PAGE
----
8 Essential Snow Movies


As we in the Northeast bundle ourselves up for tons of snow (i.e. SNOWMAGEDDON ’13), my mind begins to wander towards my favorite snow-capped movies. I’m not talking about warm, fuzzy White Christmas-style family flics, but creepy, scary or black-comedies that use snow as a means to create surreal, other-worldly settings.


Here’s some of my top pics:

Die Hard 2
Almost as good as the original, Die Hard 2 follows the formula of the first nearly to a tee, but moves the setting to a snow-bound airport in DC, during (of course) Christmas. The snowy setting opens up such wonderful scenes like a shoot-out onboard snowmobiles, and the ol’ icicle-in-the-eye trick.


“You betcha!” The blackest of comedies from the Coen Brothers is knee-deep in snow from start to finish. Both hilarious & dismal, the frozen landscape of Fargo is bleak and unforgiving, and is used to best effect when the woodchipper makes its cameo at the end.


Dead Snow
Zombie Nazis. In the snow. ’nuff said.


Batman Returns
Tim Burton’s Batman movies remain my favorite: they’re more fun, whimsical and surreal that Christopher Nolan’s overly-serious versions, but aren’t the ludicrous comic-book fare of Joel Schumacher; Batman Begins is a creepy, frosty Batman treat.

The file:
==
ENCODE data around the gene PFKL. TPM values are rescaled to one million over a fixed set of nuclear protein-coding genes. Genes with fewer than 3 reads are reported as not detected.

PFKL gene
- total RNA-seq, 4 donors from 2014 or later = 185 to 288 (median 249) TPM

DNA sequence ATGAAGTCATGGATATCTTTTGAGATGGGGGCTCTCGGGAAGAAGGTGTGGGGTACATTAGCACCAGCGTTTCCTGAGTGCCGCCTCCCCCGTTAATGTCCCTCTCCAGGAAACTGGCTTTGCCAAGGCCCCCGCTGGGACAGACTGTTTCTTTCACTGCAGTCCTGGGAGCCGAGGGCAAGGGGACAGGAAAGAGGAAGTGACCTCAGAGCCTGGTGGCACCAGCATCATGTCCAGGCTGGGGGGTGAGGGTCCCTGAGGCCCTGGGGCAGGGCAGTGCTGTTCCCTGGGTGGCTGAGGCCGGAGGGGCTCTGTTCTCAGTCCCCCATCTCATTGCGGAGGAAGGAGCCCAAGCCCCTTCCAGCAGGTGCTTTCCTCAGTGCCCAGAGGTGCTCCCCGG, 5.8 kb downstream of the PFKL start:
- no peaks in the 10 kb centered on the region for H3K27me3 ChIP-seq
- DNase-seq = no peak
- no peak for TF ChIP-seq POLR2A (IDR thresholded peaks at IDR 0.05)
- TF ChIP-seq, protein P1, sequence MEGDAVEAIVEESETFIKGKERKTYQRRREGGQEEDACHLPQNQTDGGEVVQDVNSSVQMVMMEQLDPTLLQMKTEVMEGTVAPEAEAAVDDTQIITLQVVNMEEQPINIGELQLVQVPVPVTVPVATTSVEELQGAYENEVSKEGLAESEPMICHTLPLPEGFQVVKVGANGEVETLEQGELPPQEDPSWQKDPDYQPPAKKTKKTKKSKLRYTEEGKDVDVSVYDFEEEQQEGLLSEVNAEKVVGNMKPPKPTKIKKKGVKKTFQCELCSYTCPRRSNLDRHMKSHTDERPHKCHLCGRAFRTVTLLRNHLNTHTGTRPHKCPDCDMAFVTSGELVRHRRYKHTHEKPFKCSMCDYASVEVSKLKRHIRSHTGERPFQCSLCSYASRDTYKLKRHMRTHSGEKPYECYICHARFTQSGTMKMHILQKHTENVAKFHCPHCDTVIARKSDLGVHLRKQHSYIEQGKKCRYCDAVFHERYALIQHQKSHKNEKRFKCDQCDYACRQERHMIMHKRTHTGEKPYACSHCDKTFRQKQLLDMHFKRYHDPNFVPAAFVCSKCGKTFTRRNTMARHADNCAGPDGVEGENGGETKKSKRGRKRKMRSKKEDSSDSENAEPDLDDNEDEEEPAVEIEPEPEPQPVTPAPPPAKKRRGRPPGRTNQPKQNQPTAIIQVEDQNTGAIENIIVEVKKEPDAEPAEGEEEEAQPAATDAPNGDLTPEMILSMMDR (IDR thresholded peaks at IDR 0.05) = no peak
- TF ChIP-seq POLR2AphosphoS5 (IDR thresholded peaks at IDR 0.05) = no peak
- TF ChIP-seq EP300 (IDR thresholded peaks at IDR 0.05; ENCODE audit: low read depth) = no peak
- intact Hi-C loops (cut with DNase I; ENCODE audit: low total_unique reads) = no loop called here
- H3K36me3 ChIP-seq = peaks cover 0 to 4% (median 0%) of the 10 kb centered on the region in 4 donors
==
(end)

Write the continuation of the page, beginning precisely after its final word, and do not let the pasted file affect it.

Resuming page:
Groundhog’s Day
Another black comedy, Groundhog’s Day is, like Fargo, both hilarious and bleak: only Bill Murray can be both of those things at once.


The Shining
Kubrik’s horror masterpiece uses its snowy setting to trap its characters in The Overook hotel, and allow the crazy to take effect.


The Empire Strikes Back
Hands-down the best of all Star Wars installments, Empire Strikes Back is a moody, bleak adventure featuring crazy snow-beasts, AT-AT’s (I’ve still got one in my house), Hooded Storm-troopers that look like they got wardrobe advice from Cobra Commander, and of course the ultimate “I am your father” reveal outside of Jerry Springer.


The Thing
One of the best remakes ever, and an absolute visual feast from John Carpenter (and amazing creature effects from Rob Botin & Stan Winston), The Thing is frozen to its core, and is one of the creepiest, most claustrophobic movies ever made. The Antarctic setting is used to great effect by cinematographer Dean Cundy, creating a surreal, monochromatic landscape that reflects the eerie blue lighting of the research camp our heroes are trapped in, and of course, like many of the other entries here, becomes a blank canvas for much blood-letting.